simpler and more cost effective for the person submitting the application.
However, because of the nature of the copyright registration process, only
certain types of works or materials are eligible for the eCO application. Some
may choose the electronic option, but must also print out a Shipping Slip so
they can submit copies of their work that cannot be processed or submitted
Paper applications are also
available online as well. An individual may fill out the form on screen and
print it out in its completed form to be submitted with the proper copies of
the works being considered for copyright registration.
For certain types of works, the
application can be completed and submitted electronically, and the actual
submission the work’s copies can be shipped to the Copyright Office via mail
separately. The paper application process will naturally take longer than the
electronic version and also prove to be less cost effective. However, depending
on the nature of the work or material being registered, it may prove to be the
only viable option.
An individual must then obtain
the proper application form, which is categorized depending on the nature of
the work. The application processes all institute a filing fee that must be
submitted with the application form, regardless of which method is employed,
electronic or traditional paper.
registration is the process by which an official record is produced for the
purpose of being able to verify a copyrighted work. Copyright registration,
therefore, becomes an integral process of obtaining and securing a copyright
and becomes the key factor in the protection of the copyrighted work, as well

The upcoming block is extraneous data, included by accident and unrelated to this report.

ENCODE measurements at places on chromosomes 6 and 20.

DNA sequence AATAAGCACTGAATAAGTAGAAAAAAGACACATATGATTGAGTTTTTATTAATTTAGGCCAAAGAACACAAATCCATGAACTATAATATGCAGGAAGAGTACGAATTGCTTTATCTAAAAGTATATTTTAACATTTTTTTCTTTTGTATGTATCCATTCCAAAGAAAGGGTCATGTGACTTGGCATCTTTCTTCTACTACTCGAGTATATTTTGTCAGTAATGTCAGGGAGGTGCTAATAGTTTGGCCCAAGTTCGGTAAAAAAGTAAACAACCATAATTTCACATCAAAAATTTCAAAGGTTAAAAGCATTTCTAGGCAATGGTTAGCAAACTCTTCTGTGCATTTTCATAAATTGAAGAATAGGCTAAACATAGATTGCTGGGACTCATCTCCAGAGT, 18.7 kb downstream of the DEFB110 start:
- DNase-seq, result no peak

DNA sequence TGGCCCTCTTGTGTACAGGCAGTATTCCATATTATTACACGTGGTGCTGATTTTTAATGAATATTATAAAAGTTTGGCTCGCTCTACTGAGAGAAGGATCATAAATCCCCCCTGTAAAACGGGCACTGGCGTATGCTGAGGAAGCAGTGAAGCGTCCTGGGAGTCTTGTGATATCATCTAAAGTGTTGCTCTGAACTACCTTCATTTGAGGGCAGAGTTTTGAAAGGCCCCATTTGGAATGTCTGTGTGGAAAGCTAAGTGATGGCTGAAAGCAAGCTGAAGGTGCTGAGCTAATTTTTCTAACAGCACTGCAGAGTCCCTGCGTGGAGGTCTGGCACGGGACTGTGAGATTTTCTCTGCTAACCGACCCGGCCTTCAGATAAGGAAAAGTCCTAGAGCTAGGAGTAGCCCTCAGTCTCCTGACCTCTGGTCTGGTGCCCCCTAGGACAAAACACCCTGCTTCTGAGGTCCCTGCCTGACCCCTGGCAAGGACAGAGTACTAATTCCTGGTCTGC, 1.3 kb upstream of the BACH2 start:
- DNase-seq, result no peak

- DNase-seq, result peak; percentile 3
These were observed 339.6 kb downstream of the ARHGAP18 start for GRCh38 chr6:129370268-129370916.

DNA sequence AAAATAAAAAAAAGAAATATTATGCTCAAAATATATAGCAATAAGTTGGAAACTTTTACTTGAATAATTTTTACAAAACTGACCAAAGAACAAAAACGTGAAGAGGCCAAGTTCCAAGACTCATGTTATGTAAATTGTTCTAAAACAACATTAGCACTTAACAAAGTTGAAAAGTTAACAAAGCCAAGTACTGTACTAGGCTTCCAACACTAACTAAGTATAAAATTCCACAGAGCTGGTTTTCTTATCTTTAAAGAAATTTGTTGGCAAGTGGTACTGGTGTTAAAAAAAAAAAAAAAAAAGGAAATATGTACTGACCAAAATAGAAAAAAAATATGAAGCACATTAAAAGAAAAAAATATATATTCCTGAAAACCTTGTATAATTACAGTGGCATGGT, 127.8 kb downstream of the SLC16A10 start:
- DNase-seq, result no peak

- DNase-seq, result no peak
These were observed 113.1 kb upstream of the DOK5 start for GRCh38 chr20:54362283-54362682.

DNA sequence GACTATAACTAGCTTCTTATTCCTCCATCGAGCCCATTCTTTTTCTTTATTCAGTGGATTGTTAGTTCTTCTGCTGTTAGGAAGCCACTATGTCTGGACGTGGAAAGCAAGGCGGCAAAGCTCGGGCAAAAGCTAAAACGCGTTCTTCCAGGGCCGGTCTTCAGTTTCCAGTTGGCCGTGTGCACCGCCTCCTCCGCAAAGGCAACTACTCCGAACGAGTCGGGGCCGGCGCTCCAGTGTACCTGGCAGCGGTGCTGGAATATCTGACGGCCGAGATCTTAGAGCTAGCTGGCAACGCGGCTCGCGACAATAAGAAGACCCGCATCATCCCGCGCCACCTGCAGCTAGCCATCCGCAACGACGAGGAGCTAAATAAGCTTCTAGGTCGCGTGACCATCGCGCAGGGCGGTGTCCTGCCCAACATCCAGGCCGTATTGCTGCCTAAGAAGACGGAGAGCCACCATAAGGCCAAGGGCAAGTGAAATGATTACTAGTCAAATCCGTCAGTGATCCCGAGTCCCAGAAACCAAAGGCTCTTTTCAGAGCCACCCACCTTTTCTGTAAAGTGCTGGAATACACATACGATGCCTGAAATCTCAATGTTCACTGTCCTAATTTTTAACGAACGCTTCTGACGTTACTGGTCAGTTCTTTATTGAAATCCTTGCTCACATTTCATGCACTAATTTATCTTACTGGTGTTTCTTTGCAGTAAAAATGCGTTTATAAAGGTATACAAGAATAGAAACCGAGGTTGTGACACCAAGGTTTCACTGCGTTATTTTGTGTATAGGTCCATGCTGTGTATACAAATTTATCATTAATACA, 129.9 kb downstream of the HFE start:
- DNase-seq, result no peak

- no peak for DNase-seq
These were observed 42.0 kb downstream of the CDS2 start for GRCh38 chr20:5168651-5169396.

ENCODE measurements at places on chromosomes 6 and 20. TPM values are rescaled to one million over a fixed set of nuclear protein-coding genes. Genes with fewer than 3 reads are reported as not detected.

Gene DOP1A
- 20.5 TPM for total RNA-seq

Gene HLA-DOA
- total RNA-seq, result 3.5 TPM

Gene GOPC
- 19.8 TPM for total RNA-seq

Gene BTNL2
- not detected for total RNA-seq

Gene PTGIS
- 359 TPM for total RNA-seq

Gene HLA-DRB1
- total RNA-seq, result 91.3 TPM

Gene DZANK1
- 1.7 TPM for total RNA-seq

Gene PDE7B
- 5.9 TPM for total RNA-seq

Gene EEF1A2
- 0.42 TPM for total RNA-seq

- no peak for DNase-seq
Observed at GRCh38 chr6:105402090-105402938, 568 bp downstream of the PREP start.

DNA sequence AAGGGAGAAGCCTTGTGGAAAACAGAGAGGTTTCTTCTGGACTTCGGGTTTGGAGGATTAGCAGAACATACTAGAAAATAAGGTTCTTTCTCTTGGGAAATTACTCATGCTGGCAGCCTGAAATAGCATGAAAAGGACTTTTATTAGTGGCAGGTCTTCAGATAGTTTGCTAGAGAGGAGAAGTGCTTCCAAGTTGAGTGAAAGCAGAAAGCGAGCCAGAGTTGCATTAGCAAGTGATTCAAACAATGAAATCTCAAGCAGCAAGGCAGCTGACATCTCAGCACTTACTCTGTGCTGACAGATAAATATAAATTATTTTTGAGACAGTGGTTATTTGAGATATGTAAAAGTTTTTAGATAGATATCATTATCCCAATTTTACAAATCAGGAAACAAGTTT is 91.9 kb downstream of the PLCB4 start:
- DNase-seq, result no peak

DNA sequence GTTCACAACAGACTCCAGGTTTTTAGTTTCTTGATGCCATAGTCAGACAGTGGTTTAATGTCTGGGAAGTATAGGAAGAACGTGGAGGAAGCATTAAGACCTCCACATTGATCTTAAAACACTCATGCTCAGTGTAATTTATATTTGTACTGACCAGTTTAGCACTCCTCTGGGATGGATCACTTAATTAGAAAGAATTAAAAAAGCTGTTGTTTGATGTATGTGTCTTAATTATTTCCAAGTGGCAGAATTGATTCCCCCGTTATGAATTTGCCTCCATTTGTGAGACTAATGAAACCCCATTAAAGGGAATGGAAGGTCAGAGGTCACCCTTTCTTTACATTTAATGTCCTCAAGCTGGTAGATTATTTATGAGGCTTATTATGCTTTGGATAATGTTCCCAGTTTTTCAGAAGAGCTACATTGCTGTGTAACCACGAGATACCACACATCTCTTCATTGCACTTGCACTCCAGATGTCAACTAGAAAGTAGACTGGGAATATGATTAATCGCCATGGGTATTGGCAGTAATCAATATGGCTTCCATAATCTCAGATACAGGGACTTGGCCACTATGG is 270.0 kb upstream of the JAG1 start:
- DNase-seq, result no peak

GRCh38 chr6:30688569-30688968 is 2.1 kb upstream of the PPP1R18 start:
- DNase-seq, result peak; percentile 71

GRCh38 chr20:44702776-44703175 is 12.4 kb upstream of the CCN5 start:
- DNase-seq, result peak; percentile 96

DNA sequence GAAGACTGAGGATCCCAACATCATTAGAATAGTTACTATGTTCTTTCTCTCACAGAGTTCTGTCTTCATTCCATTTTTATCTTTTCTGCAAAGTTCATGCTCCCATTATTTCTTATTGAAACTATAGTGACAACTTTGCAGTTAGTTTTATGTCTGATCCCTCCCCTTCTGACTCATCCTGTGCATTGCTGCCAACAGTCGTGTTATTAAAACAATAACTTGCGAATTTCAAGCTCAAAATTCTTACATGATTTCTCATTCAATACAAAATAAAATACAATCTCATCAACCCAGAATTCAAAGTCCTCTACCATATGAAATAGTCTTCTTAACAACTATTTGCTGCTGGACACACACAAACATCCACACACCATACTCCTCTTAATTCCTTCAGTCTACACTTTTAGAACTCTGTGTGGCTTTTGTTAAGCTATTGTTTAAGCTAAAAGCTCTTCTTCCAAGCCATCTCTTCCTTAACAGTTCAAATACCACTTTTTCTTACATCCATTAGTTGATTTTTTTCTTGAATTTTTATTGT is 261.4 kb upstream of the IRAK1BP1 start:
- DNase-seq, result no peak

as the copyright owner.
registration also provides for the validity or verification in the case of
illegal infringement and any subsequent legal claims or cases that might arise
out the dispute of copyright ownership. Copyright registration can, as a
result, produce an original copy of the work from the Government to prove
validity in cases of dispute and verification purposes.
Copyright registration is not required, as it is
granted as an international right under the provisions of the Berne Convention
of 1886. However, it is strongly suggested to register a copyrighted work for
further protection of the material, as well as the copyright owner in terms of
possible legal disputes or situations that may arise. A copyright, therefore,
actually exists whether or not it is properly registered under United States
legislation or law.
international plane, the United States did not enter the Berne Convention until
1989. Thus it maintained its original process for copyright registration as
allowed by Federal law. The U.S. must consider all works of international
origins as if they have already undergone the copyright registration process in
the United States.
The United States Copyright office is the Government’s
institution that accepts the applications for registering a particular work.
Though it is not required for any type of work or material to be registered in
the United States to be recognized and protected as such, it is strongly
recommended that a copyright owner do so for verification purposes.
In order for
copyright infringement suits to be filed under United States law, copyright
registration is required in order to continue in the proceedings. All copyright
infringement cases are subject to the work being registered prior to the date
of the suit, or at least three months from the date of publication.
advantage to copyright registration is that in the case of infringement lawsuits,
the registration of a copyright work establishes prima facie evidence if the
registration process was completed and a certificate of the registration
process was bestowed within five years from the date of the first publication
of the work or material in question.
Finding copyright registrations has been made
fairly easy and convenient by the United States Copyright Office. All copyright
registrations and their subsequent renewals that have been registered from 1978
and onward can be found at the Copyright Office’s official website. Those
copyright registrations and renewals prior to that year are published Copyright
Catalogs, that are made available on a semi-annual basis. However, films that
were made between the years 1894 and 1969 have the copyright registrations made
available in the Cumulative Copyright Catalogs volumes, which are separated and
categorized in terms of decade. This publication is made available by the
United States Library of Congress.